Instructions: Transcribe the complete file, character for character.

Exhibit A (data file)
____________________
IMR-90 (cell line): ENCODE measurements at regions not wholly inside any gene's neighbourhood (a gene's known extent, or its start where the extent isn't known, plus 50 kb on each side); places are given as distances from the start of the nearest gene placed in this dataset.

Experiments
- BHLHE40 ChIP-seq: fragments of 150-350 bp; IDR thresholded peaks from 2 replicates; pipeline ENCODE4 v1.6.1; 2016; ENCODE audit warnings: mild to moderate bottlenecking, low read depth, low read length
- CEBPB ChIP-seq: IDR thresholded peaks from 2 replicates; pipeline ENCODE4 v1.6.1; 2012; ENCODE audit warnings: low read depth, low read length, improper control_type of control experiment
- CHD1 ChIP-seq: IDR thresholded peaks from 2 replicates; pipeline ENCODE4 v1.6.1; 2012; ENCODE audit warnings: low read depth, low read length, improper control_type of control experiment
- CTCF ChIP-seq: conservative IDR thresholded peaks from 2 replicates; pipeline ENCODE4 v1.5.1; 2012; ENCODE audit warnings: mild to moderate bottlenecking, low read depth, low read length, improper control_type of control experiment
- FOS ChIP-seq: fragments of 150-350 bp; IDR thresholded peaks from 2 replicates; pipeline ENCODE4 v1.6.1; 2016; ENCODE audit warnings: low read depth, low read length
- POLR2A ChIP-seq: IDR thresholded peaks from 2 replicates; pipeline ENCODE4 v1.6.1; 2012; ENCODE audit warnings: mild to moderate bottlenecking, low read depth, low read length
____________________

IMR-90 (cell line): ENCODE measurements at regions not wholly inside any gene's neighbourhood (a gene's known extent, or its start where the extent isn't known, plus 50 kb on each side); places are given as distances from the start of the nearest gene placed in this dataset.

Experiments
- BHLHE40 ChIP-seq: fragments of 150-350 bp; IDR thresholded peaks from 2 replicates; pipeline ENCODE4 v1.6.1; 2016; ENCODE audit warnings: mild to moderate bottlenecking, low read depth, low read length
- CEBPB ChIP-seq: IDR thresholded peaks from 2 replicates; pipeline ENCODE4 v1.6.1; 2012; ENCODE audit warnings: low read depth, low read length, improper control_type of control experiment
- CHD1 ChIP-seq: IDR thresholded peaks from 2 replicates; pipeline ENCODE4 v1.6.1; 2012; ENCODE audit warnings: low read depth, low read length, improper control_type of control experiment
- CTCF ChIP-seq: conservative IDR thresholded peaks from 2 replicates; pipeline ENCODE4 v1.5.1; 2012; ENCODE audit warnings: mild to moderate bottlenecking, low read depth, low read length, improper control_type of control experiment
- FOS ChIP-seq: fragments of 150-350 bp; IDR thresholded peaks from 2 replicates; pipeline ENCODE4 v1.6.1; 2016; ENCODE audit warnings: low read depth, low read length
- POLR2A ChIP-seq: IDR thresholded peaks from 2 replicates; pipeline ENCODE4 v1.6.1; 2012; ENCODE audit warnings: mild to moderate bottlenecking, low read depth, low read length